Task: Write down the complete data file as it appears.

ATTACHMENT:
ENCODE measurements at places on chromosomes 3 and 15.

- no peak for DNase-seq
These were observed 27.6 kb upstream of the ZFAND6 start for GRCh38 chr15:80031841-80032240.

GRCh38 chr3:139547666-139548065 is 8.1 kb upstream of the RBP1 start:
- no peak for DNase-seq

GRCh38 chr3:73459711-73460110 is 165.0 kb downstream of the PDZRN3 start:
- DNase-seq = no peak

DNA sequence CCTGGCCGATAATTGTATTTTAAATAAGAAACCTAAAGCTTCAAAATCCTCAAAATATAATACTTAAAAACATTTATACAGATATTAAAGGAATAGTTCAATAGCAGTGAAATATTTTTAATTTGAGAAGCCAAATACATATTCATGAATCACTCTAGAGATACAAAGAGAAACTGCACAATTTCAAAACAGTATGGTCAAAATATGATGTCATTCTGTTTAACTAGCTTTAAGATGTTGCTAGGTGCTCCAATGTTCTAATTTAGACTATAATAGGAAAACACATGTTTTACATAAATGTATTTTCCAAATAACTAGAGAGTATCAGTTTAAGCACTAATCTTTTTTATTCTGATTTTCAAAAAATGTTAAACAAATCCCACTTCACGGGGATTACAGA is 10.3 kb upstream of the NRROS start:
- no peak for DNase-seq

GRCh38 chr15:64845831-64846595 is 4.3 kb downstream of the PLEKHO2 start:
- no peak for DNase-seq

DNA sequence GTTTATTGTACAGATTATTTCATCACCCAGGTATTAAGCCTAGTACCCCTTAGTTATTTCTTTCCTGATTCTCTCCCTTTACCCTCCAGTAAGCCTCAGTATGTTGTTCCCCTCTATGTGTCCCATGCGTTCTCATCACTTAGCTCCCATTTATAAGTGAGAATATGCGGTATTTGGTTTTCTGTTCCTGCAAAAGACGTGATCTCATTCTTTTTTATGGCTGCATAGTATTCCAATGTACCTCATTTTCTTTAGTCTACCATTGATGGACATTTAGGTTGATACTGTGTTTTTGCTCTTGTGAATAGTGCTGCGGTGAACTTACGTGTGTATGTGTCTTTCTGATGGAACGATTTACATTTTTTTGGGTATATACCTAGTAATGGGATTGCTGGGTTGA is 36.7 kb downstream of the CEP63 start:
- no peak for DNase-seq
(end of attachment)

ENCODE measurements at places on chromosomes 3 and 15.

- no peak for DNase-seq
These were observed 27.6 kb upstream of the ZFAND6 start for GRCh38 chr15:80031841-80032240.

GRCh38 chr3:139547666-139548065 is 8.1 kb upstream of the RBP1 start:
- no peak for DNase-seq

GRCh38 chr3:73459711-73460110 is 165.0 kb downstream of the PDZRN3 start:
- DNase-seq = no peak

DNA sequence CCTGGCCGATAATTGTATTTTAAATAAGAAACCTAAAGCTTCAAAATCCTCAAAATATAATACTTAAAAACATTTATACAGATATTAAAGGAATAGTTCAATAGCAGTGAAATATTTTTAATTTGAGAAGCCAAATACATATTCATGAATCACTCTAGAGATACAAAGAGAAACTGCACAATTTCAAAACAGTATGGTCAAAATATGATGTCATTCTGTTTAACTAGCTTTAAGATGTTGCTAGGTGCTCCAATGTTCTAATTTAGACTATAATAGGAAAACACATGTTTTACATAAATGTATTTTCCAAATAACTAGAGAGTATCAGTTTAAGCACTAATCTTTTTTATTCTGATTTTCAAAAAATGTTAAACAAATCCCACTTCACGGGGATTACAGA is 10.3 kb upstream of the NRROS start:
- no peak for DNase-seq

GRCh38 chr15:64845831-64846595 is 4.3 kb downstream of the PLEKHO2 start:
- no peak for DNase-seq

DNA sequence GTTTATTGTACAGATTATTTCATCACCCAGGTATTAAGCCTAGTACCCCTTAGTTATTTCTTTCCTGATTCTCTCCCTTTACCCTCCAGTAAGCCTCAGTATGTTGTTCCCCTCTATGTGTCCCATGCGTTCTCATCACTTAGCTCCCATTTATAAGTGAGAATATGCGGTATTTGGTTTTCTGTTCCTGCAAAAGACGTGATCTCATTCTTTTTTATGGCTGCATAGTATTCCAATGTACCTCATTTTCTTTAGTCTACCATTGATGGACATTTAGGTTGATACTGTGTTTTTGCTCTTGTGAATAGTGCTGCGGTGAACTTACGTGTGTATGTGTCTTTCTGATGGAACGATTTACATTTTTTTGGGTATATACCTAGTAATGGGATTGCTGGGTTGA is 36.7 kb downstream of the CEP63 start:
- no peak for DNase-seq